Paradigm multi-paradigm, functional, object-oriented
Designed by Jeremy Ashkenas, Satoshi Murakami, George Zahariev
Developer Jeremy Ashkenas, Satoshi Murakami, George Zahariev
First appeared 2011; 7 years ago (2011)
Stable release
LiveScript 1.5.0 / 15 May 2016; 2 years ago (2016-05-15)[1]
Typing discipline dynamic, weak
OS Cross-platform
License MIT
Filename extensions .ls
Influenced by
JavaScript, Haskell, CoffeeScript, F#

LiveScript is a functional language that compiles to JavaScript. It was created by Jeremy Ashkenas--the creator of CoffeeScript--along with Satoshi Muramaki, George Zahariev, and many others.[2] Notably, LiveScript was briefly the name of JavaScript in 1990s.[3]


LiveScript is an indirect descendant of and partly compatible with CoffeeScript.[4] The following is a fully Coffeescript-compatible hello-world example of LiveScript syntax.

hello = ->
  console.log 'hello, world!'

While calling a function can be done with empty parens, hello, LiveScript treats the exclamation mark as a single-character shorthand for function calls with zero arguments: hello!

LiveScript introduces a number of other incompatible idioms:

Name mangling

At compile time, the LiveScript parser implicitly converts kebab case (dashed variables and function names) to camelcase.

hello-world = ->
  console.log 'Hello, World!'

With this definition, both the following calls are valid. However, calling using the same dashed syntax is recommended.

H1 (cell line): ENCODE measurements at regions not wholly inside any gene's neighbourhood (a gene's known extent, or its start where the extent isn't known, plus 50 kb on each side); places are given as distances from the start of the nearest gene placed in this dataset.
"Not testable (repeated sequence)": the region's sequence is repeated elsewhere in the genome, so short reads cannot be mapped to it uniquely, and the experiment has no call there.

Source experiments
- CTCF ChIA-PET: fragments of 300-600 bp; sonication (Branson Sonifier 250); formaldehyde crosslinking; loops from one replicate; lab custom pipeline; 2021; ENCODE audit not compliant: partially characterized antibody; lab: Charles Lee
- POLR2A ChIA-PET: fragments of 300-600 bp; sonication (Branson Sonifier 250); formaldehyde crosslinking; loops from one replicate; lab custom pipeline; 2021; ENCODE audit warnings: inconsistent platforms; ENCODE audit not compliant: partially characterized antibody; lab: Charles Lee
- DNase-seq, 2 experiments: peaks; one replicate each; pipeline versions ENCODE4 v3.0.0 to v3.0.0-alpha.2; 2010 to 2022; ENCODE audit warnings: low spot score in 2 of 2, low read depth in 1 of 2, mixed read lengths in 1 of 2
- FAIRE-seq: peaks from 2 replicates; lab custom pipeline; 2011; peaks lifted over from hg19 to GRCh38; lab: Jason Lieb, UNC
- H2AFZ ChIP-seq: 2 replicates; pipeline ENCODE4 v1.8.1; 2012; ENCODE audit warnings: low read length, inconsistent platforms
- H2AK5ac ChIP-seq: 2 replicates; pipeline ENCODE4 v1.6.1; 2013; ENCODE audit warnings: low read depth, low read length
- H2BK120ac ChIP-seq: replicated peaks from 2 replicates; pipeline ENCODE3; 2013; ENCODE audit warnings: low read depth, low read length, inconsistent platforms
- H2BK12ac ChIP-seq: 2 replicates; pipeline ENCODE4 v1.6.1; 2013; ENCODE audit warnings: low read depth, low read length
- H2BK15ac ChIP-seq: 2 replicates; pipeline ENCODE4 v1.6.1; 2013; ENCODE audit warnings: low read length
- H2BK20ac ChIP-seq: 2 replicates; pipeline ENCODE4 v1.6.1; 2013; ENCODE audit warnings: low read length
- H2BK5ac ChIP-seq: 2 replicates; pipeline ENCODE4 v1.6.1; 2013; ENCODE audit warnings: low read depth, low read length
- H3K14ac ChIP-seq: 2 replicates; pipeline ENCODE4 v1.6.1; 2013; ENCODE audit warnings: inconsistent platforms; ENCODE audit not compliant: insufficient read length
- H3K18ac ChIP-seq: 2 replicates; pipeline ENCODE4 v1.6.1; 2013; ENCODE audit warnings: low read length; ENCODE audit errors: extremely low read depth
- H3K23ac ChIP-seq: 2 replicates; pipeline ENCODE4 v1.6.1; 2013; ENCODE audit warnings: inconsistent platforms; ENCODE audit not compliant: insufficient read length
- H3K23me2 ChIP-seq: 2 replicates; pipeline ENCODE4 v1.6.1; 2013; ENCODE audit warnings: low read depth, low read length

This does not preclude developers from using camelcase explicitly or using snakecase. Dashed naming is however, common in idiomatic LiveScript[5]


Like a number of other functional programming languages such as F# and Elixir, LiveScript supports the pipe operator, |> which passes the result of the expression on the left of the operator as an argument to the expression on the right of it. Note that in F# the argument passed is the last argument, while in Elixir it is the first.

"hello!" |> capitalize |> console.log
# > Hello!

Operators as functions

When parenthesized, operators such as not or + can be included in pipelines or called as if they were functions.

111 |> (+) 222
# > 333

(+) 1 2
# > 3


External links

  This article uses material from the Wikipedia page available here. It is released under the Creative Commons Attribution-Share-Alike License 3.0.



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